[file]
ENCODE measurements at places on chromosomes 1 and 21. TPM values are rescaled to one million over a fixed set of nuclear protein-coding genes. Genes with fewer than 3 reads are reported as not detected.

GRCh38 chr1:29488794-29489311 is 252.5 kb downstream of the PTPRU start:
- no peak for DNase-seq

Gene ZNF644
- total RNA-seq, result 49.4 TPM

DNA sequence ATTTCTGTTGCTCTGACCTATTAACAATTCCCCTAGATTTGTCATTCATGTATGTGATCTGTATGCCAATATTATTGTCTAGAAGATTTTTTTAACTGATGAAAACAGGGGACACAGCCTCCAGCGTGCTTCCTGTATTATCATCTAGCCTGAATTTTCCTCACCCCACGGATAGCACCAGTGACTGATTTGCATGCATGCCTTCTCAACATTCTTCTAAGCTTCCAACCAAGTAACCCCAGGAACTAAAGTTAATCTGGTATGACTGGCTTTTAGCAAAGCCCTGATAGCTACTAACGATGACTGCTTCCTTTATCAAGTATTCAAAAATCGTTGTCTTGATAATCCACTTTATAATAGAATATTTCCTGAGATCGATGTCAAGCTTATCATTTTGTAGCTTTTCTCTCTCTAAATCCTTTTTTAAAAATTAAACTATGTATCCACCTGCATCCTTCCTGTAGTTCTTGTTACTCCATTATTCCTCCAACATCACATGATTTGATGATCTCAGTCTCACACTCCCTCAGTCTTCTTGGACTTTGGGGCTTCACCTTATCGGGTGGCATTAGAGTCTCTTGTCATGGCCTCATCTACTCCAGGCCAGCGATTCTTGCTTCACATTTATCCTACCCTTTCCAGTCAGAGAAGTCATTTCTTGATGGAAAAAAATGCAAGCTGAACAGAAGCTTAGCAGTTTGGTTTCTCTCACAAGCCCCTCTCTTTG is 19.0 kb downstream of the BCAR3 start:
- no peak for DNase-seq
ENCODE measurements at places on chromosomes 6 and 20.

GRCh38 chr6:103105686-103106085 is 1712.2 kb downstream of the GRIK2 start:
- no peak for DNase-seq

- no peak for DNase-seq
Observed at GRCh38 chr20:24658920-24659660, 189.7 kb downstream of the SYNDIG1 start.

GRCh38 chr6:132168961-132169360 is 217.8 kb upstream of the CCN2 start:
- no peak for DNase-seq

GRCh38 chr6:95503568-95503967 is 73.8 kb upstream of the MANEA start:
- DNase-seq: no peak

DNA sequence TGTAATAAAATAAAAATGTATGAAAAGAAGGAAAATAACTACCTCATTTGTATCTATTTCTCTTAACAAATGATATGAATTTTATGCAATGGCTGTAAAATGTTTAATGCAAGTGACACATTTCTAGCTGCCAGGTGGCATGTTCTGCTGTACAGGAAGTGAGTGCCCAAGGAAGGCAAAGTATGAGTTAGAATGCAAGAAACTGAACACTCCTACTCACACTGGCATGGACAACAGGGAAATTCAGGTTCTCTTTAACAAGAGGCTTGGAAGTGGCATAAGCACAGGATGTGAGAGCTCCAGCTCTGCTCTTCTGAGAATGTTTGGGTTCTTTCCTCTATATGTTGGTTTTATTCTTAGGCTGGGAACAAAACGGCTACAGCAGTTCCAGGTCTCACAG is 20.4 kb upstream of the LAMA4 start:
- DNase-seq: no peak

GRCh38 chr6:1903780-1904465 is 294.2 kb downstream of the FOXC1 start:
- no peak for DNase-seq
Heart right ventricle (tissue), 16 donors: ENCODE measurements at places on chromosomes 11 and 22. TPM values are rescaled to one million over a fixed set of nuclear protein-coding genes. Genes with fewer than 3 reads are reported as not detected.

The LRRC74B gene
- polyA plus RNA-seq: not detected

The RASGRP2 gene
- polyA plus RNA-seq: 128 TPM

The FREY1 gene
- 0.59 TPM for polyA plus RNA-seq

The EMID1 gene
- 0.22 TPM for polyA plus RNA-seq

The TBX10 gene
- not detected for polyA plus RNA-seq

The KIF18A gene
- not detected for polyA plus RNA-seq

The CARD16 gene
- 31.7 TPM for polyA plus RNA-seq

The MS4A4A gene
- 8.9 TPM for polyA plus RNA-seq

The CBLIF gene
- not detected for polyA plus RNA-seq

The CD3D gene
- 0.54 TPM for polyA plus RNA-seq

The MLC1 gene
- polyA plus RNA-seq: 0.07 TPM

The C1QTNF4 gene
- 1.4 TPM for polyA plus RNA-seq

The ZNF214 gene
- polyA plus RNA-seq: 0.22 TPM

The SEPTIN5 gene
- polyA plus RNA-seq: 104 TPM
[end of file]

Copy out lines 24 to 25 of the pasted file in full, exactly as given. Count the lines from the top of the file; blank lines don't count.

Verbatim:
The RASGRP2 gene
- polyA plus RNA-seq: 128 TPM